A similarly redemptive midrash says that from the marriage of Esther to Ahashverosh
was born Darius II, who became ruler of Persia.
"And Haman said unto King Ahashverosh
: There is a certain people scattered abroad and dispersed among the people in all the provinces of thy kingdom; and their laws are diverse from all people; neither keep they the King's laws; therefore, it is not for the King's profit to suffer them" (Esther 3:8).
Sivitz's figure, $10,000, which appears in several other sources as well, may have been symbolic.(45) Ephraim Deinard, an Orthodox Jewish writer, newspaper correspondent, and bibliophile known for his colorful personality and sharp tongue, compares the $10,000 salaries of American Reform rabbis to the 10,000 silver shekels Haman promised to pay King Ahashverosh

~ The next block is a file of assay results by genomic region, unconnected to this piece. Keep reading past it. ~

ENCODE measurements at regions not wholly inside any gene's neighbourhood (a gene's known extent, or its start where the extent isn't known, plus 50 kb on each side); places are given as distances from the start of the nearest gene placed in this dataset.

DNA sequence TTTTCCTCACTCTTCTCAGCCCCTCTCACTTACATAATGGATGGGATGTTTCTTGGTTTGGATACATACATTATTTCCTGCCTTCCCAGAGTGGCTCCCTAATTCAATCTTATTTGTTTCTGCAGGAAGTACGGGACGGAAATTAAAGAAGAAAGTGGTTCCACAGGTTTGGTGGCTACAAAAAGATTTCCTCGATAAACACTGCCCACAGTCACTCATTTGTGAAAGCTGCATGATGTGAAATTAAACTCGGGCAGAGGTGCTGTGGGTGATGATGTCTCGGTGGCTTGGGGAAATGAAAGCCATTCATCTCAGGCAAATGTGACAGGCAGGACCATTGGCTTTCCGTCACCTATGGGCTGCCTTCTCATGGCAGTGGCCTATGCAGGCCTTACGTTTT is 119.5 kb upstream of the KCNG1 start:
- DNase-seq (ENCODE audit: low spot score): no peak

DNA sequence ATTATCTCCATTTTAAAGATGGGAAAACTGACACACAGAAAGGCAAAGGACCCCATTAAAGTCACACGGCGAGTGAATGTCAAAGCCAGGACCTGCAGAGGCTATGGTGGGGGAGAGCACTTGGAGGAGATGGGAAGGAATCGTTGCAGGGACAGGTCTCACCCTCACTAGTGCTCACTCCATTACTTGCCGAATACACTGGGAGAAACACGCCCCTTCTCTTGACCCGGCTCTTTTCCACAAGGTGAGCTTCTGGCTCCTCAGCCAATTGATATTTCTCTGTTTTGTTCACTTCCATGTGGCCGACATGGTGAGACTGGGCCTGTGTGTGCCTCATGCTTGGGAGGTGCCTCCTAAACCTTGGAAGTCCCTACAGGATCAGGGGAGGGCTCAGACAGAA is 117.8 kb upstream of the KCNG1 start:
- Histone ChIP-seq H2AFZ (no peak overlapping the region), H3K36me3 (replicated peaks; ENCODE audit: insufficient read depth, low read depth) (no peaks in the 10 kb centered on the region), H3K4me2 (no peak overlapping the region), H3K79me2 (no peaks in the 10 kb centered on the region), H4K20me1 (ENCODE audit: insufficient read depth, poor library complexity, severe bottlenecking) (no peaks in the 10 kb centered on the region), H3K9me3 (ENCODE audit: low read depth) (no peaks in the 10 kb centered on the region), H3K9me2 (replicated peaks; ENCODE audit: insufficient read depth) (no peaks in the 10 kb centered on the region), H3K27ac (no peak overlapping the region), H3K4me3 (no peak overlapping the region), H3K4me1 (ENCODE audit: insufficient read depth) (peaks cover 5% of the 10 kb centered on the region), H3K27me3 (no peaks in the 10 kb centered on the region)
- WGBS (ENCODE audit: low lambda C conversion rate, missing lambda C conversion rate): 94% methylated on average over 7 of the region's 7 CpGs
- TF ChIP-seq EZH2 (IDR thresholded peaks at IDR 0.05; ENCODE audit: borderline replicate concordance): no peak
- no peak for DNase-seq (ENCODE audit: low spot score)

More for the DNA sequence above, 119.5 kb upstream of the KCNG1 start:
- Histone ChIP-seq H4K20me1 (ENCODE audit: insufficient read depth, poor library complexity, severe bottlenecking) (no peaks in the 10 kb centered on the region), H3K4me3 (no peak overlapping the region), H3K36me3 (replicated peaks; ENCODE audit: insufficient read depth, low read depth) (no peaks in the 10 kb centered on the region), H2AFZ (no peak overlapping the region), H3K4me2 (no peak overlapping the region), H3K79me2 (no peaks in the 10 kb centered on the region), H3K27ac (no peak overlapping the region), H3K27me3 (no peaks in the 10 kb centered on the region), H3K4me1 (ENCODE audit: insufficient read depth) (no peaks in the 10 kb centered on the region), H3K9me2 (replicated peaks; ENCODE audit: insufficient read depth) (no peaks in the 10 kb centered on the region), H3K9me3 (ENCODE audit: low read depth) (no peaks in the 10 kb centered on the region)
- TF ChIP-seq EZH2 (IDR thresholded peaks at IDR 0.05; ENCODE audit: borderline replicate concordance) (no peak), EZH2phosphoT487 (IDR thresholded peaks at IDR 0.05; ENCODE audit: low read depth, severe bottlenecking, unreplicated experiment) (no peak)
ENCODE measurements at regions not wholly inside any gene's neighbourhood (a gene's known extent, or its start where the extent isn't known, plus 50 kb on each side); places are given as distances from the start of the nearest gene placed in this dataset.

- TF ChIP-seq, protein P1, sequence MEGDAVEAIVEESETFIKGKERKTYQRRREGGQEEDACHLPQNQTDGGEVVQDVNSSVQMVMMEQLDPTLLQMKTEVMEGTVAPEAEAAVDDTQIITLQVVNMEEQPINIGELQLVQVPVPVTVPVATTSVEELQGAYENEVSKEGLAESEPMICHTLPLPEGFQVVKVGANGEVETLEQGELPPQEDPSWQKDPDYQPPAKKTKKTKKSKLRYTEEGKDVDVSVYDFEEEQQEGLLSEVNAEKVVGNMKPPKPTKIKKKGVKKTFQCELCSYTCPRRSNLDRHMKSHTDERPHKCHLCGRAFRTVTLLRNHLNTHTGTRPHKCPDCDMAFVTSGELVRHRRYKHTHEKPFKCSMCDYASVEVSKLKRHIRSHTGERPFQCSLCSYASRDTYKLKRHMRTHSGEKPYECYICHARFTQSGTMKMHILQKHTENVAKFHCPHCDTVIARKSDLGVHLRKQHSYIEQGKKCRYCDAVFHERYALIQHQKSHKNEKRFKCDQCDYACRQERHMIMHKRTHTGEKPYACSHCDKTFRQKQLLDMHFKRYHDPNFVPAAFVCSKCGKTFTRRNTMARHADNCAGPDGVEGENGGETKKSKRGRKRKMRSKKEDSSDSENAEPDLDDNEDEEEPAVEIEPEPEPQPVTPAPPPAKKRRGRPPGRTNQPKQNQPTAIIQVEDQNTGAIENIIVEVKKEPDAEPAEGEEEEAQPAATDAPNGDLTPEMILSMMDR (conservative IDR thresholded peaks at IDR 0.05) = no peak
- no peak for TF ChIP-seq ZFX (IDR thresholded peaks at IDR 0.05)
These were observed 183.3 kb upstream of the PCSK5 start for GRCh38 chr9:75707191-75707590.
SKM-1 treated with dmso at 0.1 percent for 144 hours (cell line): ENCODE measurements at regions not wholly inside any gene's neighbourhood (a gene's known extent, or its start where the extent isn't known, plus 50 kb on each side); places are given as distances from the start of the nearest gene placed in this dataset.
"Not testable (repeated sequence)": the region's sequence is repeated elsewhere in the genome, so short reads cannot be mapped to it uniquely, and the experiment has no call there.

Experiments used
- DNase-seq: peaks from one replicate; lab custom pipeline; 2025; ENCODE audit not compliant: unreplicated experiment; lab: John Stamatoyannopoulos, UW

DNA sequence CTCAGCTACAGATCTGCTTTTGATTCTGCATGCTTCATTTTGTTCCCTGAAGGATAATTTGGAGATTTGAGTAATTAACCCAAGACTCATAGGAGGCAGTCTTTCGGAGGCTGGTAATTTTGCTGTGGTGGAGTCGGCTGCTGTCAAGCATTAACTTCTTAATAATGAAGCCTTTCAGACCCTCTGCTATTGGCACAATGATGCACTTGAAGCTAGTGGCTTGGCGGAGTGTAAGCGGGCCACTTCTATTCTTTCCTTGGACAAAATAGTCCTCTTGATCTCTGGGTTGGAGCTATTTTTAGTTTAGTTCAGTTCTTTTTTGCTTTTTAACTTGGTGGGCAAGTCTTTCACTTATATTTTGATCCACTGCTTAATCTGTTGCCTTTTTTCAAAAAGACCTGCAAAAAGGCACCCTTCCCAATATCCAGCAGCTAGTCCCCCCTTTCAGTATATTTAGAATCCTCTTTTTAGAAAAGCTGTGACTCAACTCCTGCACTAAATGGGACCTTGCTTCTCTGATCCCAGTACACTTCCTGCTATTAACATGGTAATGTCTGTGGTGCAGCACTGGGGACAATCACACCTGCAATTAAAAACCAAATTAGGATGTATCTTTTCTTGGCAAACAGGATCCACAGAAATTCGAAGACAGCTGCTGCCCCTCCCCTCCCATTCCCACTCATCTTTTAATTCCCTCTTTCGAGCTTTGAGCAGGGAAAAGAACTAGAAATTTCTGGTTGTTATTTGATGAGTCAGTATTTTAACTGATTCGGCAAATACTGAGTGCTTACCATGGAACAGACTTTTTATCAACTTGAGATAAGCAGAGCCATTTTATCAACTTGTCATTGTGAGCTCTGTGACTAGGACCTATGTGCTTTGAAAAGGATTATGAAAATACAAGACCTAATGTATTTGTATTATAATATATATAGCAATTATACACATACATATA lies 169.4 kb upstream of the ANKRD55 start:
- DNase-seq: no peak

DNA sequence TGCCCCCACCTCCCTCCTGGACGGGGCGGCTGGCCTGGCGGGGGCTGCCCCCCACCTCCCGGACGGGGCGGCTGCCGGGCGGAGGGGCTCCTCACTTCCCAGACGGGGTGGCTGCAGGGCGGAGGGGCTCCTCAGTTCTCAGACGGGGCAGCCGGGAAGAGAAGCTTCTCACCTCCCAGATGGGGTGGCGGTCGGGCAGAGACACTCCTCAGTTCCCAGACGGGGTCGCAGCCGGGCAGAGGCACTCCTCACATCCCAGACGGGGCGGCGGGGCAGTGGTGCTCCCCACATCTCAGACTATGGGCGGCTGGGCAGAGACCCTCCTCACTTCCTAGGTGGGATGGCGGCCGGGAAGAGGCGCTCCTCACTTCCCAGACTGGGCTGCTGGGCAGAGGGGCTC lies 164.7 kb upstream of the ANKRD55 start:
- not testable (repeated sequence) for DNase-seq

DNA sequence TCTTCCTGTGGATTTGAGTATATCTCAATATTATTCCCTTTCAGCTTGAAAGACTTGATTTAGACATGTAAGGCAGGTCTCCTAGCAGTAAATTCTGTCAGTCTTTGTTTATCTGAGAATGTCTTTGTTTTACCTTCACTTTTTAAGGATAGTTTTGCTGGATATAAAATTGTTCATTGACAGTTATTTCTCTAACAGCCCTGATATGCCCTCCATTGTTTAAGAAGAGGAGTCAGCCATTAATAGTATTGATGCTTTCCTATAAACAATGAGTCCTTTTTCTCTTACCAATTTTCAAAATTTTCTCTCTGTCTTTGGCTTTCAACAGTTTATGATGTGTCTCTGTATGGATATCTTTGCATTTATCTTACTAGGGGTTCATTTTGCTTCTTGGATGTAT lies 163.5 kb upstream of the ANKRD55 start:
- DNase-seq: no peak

in return for the Jewish people (Scroll of Esther 3:9, 4:7).
Shortly thereafter we are told that Esther found favor in the eyes of Hagay the "guardian of women." Verse 2:9 reads: "The girl pleased him and won his favor." But in case we have doubts about a eunuch's taste in women, we are soon informed that she found favor in all eyes, for 2:15 reads: "Yet Esther won the admiration of all who saw her." No wonder Ahashverosh, the king, was also immediately attracted to her, as the Megillah reads in 2:17: "The king loved Esther more than all the other women, and she won his grace and favor more than all the virgins."
Esther 1 is simply an emissary who passes on the words of one man (Mordekhai) to another (Ahashverosh).